Three Cheers for Empathy AND Religion!

June 26, 2011

in The Need for Change

In a recent Sydney Morning Herald essay entitled Evil lives when empathy dies, Simon Baron-Cohen wrote “Unlike religion, empathy cannot, by definition, oppress anyone.” I applaud his praise of empathy but, intentionally or not, the author has reinforced a stereotype — Religion equates to oppression. Christians need to understand that such statements represent the conventional wisdom of our culture and how many people typically see religion, including Christianity. If you ask the average man on the street to do a word association test, when you say ‘religion,’ I wager you will get mainly negative responses, all centered around religion limiting human freedom, historically and in the present.

Empathy accepts  the situation of another person, just as it is. We show genuine concern for another human being. What does religion do? Does it accept people empathically and show concern for them, or something else? To answer this, we need to look at the human situation as God sees it. Only then can we understand what we humans are attempting to do — and how well we have succeeded — when we create an organised way to relate to God, otherwise called religion.

A fundamental axiom of Judiasm and Christianity is that God created men and women to be free, like He is free. “When God created man, he made him in the likeness of God.” [Genesis 5:1] So, a key purpose of any religion ought to be to assist men and women in recognising that we are like God and meant to be free. It is evident that historically, all religions, not just Christianity have gone astray from this purpose. So, ought we now decide to ‘throw the baby out with the bath water’ and eliminate all religions?

If one doesn’t believe in God, then religion is extraneous. But if you do believe,  then Religion is essential to discovering our true freedom and our likeness to God. We learn about God from others. Human beings can have some contact with God in a spiritual sense without religion. But we can never know God as God is because God is essentially unknowable unless He communicates with us. All the major religions — Judiasm, Christianity, Islam — base their authority on God speaking to us and revealing who He is. The Christian religion claims that God Himself, in the person of Jesus Christ is the full and final revelation of who God is. Making such a claim, Christians perhaps have more to answer for, beacsue so many men now conclude based on the historical evidence that man now longer needs religion!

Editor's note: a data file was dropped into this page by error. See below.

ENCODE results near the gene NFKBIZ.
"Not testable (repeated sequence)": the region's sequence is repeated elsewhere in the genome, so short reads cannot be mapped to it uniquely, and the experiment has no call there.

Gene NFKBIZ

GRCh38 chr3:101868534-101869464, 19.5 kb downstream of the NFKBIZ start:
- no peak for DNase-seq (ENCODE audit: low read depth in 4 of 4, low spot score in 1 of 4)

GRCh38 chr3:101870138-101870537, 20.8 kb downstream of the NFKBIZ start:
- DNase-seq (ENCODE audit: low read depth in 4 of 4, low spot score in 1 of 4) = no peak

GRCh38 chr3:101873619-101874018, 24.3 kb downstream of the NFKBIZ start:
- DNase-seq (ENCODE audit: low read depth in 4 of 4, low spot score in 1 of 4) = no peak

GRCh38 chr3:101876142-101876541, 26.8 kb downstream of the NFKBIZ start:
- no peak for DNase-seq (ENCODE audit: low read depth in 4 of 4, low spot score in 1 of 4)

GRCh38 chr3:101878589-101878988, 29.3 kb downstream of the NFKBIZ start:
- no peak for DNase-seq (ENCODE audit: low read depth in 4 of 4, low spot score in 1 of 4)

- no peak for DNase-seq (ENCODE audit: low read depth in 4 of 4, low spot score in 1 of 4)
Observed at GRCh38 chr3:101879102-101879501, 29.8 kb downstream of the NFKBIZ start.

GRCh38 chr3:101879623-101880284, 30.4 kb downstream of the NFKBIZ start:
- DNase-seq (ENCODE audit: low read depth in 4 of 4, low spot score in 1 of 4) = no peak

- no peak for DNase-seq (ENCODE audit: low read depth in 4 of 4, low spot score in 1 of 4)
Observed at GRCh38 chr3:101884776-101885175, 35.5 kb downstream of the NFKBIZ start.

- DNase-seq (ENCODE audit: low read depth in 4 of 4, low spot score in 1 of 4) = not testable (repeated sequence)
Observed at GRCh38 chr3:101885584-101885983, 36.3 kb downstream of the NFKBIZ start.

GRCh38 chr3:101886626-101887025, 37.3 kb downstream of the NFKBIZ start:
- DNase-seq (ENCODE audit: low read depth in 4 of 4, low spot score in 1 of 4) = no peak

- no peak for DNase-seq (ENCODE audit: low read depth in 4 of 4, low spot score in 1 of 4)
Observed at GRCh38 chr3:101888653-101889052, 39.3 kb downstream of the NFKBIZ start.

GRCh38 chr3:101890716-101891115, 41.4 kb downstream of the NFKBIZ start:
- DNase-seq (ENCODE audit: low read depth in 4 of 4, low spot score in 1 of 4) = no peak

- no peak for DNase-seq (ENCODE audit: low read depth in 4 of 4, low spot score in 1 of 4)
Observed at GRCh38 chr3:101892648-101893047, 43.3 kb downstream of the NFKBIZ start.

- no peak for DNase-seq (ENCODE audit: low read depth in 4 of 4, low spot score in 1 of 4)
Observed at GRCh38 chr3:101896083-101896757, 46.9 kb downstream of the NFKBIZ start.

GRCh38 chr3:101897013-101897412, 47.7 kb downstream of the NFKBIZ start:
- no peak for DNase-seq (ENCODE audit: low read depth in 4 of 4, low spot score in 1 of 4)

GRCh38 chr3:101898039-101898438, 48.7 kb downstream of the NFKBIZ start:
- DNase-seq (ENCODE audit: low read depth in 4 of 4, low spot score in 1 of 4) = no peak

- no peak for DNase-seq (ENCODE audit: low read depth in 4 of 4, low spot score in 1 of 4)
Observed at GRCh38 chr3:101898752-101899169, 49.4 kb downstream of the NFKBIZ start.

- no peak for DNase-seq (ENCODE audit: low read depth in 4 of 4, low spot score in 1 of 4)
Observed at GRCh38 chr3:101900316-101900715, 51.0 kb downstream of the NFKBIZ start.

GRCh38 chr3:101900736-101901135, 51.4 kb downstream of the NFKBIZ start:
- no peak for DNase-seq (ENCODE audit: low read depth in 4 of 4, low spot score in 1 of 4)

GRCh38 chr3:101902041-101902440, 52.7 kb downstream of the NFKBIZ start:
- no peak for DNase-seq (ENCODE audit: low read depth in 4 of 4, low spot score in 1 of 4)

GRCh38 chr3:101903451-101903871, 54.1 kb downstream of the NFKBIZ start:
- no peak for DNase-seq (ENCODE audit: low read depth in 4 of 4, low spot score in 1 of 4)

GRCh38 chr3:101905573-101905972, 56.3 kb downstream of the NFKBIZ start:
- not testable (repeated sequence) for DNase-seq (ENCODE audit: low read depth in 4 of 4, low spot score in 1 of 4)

Bernard Cooke sums up the Christian religion’s responsibility like this: “Christianity’s relevance is directly proportionate to the extent to which it can make the presence of Christ effective in the lives of men.” [in Christian Community: Response to Reality] If men do not encounter Jesus when they encounter the Christian religion, then we must change whatever has created that situation! That is the most fundamental “burning platform” for transforming local churches!

Reading the Bible, it is clear that people experienced Jesus through his empathy! The parable of the Good Samaritan makes that abundantly clear — and its message to  Christians is also clear: “Go and do likewise.” If men experience Christianity as rules and judgment and limitation of freedom, and do not experience empathy, then we have to expect that they will not see Jesus in our actions. Christianity without empathy is a false religion!

 

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